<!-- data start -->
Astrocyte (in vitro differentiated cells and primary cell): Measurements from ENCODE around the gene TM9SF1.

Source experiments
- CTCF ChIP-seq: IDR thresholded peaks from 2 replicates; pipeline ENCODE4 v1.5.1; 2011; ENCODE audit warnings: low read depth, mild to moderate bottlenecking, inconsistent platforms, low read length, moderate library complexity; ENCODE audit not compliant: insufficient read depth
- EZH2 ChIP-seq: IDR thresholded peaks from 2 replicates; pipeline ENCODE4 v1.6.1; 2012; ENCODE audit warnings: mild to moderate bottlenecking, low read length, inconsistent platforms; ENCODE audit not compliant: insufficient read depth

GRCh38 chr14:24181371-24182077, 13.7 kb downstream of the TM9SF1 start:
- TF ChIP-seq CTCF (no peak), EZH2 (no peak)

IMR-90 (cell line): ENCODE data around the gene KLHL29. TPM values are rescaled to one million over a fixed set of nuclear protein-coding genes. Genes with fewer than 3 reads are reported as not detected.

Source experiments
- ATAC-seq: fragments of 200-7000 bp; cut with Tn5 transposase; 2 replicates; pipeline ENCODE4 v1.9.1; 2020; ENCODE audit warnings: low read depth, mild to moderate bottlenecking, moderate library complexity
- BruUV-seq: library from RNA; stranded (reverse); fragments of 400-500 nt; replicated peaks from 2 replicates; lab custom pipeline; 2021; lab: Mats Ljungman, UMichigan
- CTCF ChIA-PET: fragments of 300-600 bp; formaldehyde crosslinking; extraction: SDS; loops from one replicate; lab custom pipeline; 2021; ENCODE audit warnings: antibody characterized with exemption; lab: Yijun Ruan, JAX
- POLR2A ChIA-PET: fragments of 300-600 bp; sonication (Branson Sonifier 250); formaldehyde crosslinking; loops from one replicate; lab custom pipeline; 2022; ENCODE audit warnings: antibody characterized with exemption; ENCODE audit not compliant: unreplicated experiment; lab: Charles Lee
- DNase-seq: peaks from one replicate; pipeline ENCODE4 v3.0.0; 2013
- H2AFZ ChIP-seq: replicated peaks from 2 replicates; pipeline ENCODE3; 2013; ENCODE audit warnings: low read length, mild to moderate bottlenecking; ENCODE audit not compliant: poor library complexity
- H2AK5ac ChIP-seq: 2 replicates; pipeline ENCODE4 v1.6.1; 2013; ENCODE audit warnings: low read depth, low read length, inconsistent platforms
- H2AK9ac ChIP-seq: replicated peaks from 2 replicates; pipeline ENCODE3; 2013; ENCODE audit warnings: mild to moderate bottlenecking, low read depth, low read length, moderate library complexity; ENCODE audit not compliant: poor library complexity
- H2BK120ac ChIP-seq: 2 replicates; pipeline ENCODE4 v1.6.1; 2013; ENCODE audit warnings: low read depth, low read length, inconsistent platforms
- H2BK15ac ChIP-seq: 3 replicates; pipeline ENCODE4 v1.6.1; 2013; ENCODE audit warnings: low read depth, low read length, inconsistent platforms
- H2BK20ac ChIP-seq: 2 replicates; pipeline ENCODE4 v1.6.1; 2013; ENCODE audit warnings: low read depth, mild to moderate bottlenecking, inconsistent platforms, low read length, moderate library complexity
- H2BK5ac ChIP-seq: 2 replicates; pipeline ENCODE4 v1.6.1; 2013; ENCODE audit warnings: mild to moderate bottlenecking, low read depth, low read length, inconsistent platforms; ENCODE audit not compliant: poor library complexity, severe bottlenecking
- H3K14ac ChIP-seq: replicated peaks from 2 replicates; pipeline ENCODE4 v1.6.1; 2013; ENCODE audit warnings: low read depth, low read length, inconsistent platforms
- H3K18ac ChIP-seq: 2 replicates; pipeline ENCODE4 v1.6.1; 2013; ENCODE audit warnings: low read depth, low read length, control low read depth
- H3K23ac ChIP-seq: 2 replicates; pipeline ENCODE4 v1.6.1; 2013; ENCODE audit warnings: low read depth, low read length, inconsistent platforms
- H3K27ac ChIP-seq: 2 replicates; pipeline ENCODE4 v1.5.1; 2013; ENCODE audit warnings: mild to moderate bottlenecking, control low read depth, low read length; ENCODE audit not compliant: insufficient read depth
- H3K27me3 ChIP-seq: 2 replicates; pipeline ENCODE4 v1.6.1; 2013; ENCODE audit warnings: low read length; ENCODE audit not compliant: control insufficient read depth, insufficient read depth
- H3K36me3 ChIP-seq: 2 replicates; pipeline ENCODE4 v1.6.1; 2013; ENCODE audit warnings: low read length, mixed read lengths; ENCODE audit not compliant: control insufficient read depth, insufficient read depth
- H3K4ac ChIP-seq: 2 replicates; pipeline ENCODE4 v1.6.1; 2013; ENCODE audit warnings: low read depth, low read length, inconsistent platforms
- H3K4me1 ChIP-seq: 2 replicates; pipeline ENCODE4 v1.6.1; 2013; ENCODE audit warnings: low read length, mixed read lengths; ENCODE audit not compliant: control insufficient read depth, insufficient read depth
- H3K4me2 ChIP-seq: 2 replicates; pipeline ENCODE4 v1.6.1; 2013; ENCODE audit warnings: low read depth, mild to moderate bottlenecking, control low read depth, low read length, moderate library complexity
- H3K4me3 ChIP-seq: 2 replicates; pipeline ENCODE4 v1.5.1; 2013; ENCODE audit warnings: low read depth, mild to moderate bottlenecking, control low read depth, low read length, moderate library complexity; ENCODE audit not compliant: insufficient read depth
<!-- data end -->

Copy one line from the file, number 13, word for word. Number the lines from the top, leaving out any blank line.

- DNase-seq: peaks from one replicate; pipeline ENCODE4 v3.0.0; 2013